A former Dallas officer who says she fatallyafter mistaking his apartment for her own made a series of "unreasonable errors" and worried more about how the incident would affect her than about the man she shot, a prosecutor said in opening statements of her murder trial Monday.
Amber Guyger, who is white, is standing trial for the killing of 26-year-old Botham Jean last year.
Guyger was returning to the Dallas apartment complex where she lived in an apartment on a different floor from Jean after working a 13-and-a-half-hour shift September 6, 2018, a prosecutor said. Guyger was off-duty but still in uniform when the shooting happened. She told investigators that she parked on the fourth floor of her apartment complex's garage — rather than the third floor, where she lived — and found the apartment's door ajar.
Jean, an accountant from the Caribbean nation of St. Lucia, "was doing no harm to anyone, which was his way," Dallas County Assistant District Attorney Jason Hermus said in an opening statement. He noted that Jean was in his living room eating a bowl of vanilla ice cream when Guyger entered the apartment, which was one floor directly above her apartment.
Hermus said Guyger called 911 after shooting Jean, but on the call appeared to be more worried about herself than about the fatally wounded man. On the call, Guyger can be heard saying she shot a man because she thought he was in her apartment, and repeatedly says she's going to lose her job.
"She is as concerned or more concerned about how this is going to concern her than this poor guy on the floor next to her," Hermus said.
The case has attracted intense national scrutiny for its strange circumstances and as one in a chain of shootings of black men by white police officers. Guyger was fired after Jean's death.
Lawyers for Guyger argue she fired in self-defense based on the mistaken belief that she was in her own apartment and Jean was a burglar.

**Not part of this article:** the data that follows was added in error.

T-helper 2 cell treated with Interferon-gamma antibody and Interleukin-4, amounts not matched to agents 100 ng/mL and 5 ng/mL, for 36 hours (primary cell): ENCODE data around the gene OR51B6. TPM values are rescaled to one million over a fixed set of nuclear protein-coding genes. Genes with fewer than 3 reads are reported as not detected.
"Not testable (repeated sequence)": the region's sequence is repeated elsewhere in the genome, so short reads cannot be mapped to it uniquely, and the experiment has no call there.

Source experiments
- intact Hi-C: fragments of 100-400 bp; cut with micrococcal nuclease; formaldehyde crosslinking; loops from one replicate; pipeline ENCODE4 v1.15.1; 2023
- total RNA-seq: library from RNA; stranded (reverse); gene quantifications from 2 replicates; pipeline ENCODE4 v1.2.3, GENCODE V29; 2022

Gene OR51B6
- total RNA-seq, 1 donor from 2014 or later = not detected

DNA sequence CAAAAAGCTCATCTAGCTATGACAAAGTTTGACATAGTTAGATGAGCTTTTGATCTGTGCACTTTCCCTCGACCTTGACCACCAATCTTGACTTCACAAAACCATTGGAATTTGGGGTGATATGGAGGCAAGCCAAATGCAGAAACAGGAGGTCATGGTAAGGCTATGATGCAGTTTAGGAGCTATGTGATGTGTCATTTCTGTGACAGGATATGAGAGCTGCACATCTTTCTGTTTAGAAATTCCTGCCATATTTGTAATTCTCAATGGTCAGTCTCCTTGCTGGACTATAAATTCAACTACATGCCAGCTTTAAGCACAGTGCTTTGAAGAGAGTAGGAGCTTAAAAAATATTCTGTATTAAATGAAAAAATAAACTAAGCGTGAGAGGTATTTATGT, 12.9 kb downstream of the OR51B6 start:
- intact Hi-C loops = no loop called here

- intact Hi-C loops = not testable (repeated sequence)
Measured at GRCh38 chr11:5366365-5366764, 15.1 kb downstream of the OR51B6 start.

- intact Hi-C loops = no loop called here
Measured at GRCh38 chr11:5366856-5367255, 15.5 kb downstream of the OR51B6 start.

But speaking Monday, Hermus said Guyger missed obvious signs that the apartment was not hers. Holding up a red mat Jean kept outside his door, he said Guyger didn't have a mat in front of her apartment. He also said Guyger kept a large table in her home that would have been immediately visible from the front door, which Jean did not have.
"She fails to recognize all of these things that she's aware of and that failure cost [Jean] his life," Hermus said.
A defense attorney argued that Guyger made a mistake he called awful and tragic, but innocent. Robert Rogers said the apartment complex was "confusing" and that it was not unusual for residents to mistakenly try and enter others' units. He said Guyger was exhausted and on "auto pilot" after a long shift at work and didn't notice the apartment was not hers until after she opened fire, fearing for her life because Jean was coming towards her.
"It starts to dawn on her as she approached Mr. Jean's body what a horrible, horrible mistake she has just made," Rogers said.
Rogers said Guyger immediately called for EMS and only left the apartment to show responding officers where it was located. He said Guyger, who has pleaded not guilty, would take the stand in her own defense.
The day of the shooting, Guyger had been exchanging sexually explicit text messages with her Dallas Police Department partner, Martin Rivera, with whom she had been romantically involved for about a year, according to prosecutors. During pretrial proceedings, prosecutors and defense attorneys sparred over whether those messages should be entered into evidence.
Guyger had been on the phone with Rivera minutes before she fatally shot Jean and texted him shortly afterward, Hermus said. Those texts were later deleted from Guyger's phone, he said.
Taking the stand Monday, Rivera said he began a romantic relationship with Guyger in 2017. He said nothing seemed out of the ordinary about Guyger the day of the shooting. The pair talked on the phone before the shooting about burglary suspects they arrested earlier that day, but Rivera couldn't recall what else they talked about. He said their call lasted about 16 minutes.
Rivera admitted that he deleted text messages he exchanged with Guyger on the day of the shooting from his phone.
Three days after the shooting, Guyger was arrested for manslaughter. She was subsequently fired from the Dallas Police Department and charged by a grand jury.
The trial jury will decide whether the 31-year-old committed murder, a lesser offense such as manslaughter or criminally negligent homicide or no crime at all.
The outcome may hang on whether the jury believes that Guyger's mistake was reasonable, according to legal experts.